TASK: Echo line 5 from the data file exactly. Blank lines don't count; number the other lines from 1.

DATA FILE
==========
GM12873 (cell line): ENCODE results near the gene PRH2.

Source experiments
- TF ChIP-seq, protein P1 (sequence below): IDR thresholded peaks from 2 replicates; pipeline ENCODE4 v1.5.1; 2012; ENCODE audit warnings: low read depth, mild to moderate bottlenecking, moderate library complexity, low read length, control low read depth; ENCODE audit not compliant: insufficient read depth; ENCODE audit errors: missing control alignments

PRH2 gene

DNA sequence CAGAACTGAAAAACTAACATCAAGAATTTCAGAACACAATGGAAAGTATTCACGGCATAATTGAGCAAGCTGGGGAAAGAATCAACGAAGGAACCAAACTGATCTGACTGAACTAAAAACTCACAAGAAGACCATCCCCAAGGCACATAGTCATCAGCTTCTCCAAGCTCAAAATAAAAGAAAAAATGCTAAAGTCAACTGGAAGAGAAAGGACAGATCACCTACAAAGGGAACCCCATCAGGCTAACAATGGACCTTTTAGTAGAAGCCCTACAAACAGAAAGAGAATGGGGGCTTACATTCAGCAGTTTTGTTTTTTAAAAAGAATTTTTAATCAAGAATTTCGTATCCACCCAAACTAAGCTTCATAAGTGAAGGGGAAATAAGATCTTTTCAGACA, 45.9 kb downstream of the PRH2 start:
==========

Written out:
DNA sequence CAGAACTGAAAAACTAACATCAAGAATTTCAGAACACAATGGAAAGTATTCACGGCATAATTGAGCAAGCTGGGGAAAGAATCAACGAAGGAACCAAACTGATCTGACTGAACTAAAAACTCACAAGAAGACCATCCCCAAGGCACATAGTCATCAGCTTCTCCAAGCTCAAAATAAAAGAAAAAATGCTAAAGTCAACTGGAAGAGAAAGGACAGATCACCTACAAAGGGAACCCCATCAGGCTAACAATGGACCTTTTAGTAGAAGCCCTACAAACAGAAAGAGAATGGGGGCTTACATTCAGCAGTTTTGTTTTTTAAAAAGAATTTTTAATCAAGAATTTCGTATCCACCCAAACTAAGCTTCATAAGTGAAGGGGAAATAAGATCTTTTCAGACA, 45.9 kb downstream of the PRH2 start: